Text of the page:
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Picasso to Abramović: introducing our 2020 exhibitions

Published 3 September 2019

From the 18th century right up to the present and from fragile paper masterpieces to groundbreaking performance art, the RA’s Artistic Director Tim Marlow introduces our exhibition programme for the coming year.

  • Video: 2020 at the Royal Academy of Arts

    Beginning with Picasso and Paper, which opens in January 2020, our Artistic Director Tim Marlow introduces the coming year’s exhibition programme at the Royal Academy of Arts.

  • Our 2020 exhibitions at a glance:

    • Pablo Picasso, Head of a Woman

      Pablo Picasso, Head of a Woman, Mougins, 4 December 1962.

      Pencil on cut and folded wove paper. 42 x 26.5 cm. Musée national Picasso-Paris. Pablo Picasso gift in lieu, 1979. MP1850. Photo © RMN-Grand Palais (Musée national Picasso-Paris) / Béatrice Hatala. © Succession Picasso/DACS 2019.

      Picasso and Paper

      Pablo Picasso rewrote the rules of painting, but he also tore up the rulebook for paper. Bringing together 300 of the artist’s works, both on and with paper, this exhibition spans his entire prolific career and represents a significant chapter in modern art.

    • Léon Spilliaert, The Gust of Wind (detail)

      Léon Spilliaert, The Gust of Wind (detail), 1904.

      Indian ink wash, brush, watercolour and gouache on paper. 51 x 41 cm. Mu.ZEE, Ostend - www.lukasweb.be - Art in Flanders vzw, photo: Hugo Maertens.

      Léon Spilliaert

      From celebrated self-portraits to dreamlike views of the North Sea coast, this exhibition will introduce UK audiences to the visionary work of Belgian artist Léon Spilliaert.

    • Paul Gauguin, Portrait of a Young Girl, Vaïte (Jeanne) Goupil (detail)

      Paul Gauguin, Portrait of a Young Girl, Vaïte (Jeanne) Goupil (detail), 1896.

      Exhibition organised by Ordrupgaard, Copenhagen, and the Royal Academy of Arts..

      Oil on canvas. 75 x 65 cm. © Ordrupgaard, Copenhagen. Photo: Anders Sune Berg.

      Gauguin and the Impressionists: Masterpieces from the Ordrupgaard Collection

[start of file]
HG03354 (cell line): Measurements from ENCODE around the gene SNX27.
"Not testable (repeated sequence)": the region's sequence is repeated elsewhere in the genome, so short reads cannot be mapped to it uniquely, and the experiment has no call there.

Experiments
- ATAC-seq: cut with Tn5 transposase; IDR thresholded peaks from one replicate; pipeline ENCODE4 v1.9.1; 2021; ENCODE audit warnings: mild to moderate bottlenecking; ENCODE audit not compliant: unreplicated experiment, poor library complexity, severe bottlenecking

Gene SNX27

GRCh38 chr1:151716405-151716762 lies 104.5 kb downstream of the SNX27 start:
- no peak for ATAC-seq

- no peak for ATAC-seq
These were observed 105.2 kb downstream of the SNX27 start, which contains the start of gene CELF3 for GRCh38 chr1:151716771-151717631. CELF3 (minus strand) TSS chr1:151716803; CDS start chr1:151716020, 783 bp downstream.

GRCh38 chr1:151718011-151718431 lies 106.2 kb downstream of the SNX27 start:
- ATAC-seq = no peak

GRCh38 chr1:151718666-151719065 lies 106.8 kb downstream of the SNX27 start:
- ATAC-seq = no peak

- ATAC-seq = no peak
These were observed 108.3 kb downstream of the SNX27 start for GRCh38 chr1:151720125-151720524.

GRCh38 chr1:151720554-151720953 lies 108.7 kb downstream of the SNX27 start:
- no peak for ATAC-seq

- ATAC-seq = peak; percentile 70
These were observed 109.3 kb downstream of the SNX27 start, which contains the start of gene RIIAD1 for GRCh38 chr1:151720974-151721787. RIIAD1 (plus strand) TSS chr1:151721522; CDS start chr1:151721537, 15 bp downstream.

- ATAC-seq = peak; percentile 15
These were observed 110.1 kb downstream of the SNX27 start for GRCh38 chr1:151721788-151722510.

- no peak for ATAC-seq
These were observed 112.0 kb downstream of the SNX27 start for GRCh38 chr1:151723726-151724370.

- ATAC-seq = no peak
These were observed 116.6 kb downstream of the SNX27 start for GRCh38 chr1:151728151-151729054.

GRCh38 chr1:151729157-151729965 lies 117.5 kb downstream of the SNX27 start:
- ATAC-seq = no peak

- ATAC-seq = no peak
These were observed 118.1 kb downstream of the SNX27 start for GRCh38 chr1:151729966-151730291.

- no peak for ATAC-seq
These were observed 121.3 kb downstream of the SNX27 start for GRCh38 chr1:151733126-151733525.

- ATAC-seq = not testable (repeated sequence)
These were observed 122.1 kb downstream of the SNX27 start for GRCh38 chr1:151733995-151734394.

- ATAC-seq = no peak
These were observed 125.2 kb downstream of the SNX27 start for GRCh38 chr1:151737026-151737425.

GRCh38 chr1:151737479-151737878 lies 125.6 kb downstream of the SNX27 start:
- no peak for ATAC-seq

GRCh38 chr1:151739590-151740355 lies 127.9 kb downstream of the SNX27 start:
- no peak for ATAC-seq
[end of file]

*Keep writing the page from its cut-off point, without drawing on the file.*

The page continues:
The Ordrupgaard Collection in Denmark is home to some of the most important Impressionist paintings in northern Europe. Next spring, we showcase 60 of its works – many of which have never been seen in the UK.

    • Gallery V, Summer Exhibition 2019

      Gallery V, Summer Exhibition 2019

      Royal Academy of Arts / © David Parry

      Summer Exhibition 2020

      Art you love, art you hate, and art that simply puts a smile on your face. Get ready to discover works by household names and emerging artists at our annual celebration of art and creativity.

    • Angelica Kauffman, Self-portrait of the Artist hesitating between the Arts of Music and Painting (detail)

      Angelica Kauffman, Self-portrait of the Artist hesitating between the Arts of Music and Painting (detail), 1794.

      Oil on canvas. 147.3 x 215.9 cm. Nostell Priory © National Trust Images/John Hammond.

      Angelica Kauffman

      Angelica Kauffman, one of the founding members of the Royal Academy, was an artist who defied convention. In this major exhibition, we trace her trajectory from child prodigy to one of the most sought-after painters of her time.

    • Paul Cézanne, L'Estaque (detail)

      Paul Cézanne, L'Estaque (detail), 1879-83.

      Oil on canvas. 80.3 x 99.4 cm. The Museum of Modern Art, New York. The William S. Paley Collection, 1959. © 2019. Digital image, The Museum of Modern Art, New York/Scala, Florence.

      Cézanne: The Rock and Quarry Paintings

      With their radiant colours and rugged forms, Paul Cézanne’s paintings of the rocky landscapes of his native France are among the most extraordinary of his career. This is the first exhibition to focus on this body of work.

    • Marina Abramović, ‘Artist Portrait with a Candle (A)’, from the series With Eyes Closed I See Happiness

      Marina Abramović, ‘Artist Portrait with a Candle (A)’, from the series With Eyes Closed I See Happiness, 2012.

      Colour, fine art pigment print. Courtesy of the Marina Abramović Archives © Marina Abramović.

      Marina Abramović

      Marina Abramović is one of the most important performance artists in the world. Here, the artist presents the first ever UK exhibition spanning her life’s work – including live re-performances of iconic works, as well as brand new work for these galleries.

    • Rita Angus, Rutu (detail)

      Rita Angus, Rutu (detail), 1951.

      Oil on canvas. 71.5 x 56 cm. Collection of the Museum of New Zealand Te Papa Tongarewa, Wellington. Purchased 1992 with New Zealand Lottery Grants Board funds. © Reproduced courtesy of The Estate of Rita Angus.

      Rita Angus

      Rita Angus is considered one of the greatest New Zealand artists of the twentieth century. This revelatory exhibition will be the first to bring her pioneering modernist vision outside of New Zealand; a vision that’s come to symbolise the natural beauty and independent spirit of her home country.

    • Tracey Emin, It - didnt stop - I didnt stop (detail)

      Tracey Emin, It - didnt stop - I didnt stop (detail), 2019.

      Acrylic on canvas. 152 x 183.5 x 3.7 cm. Photo © HV-studio. Courtesy the Artist and Xavier Hufkens, Brussels.

      Tracey Emin / Edvard Munch: The Loneliness of the Soul

      She’s been a major figure in contemporary art for over 25 years; he pioneered a radical new style known as Expressionism. This exhibition from Oslo’s Munch Museum will reveal Tracey Emin’s long-held fascination with Edvard Munch.

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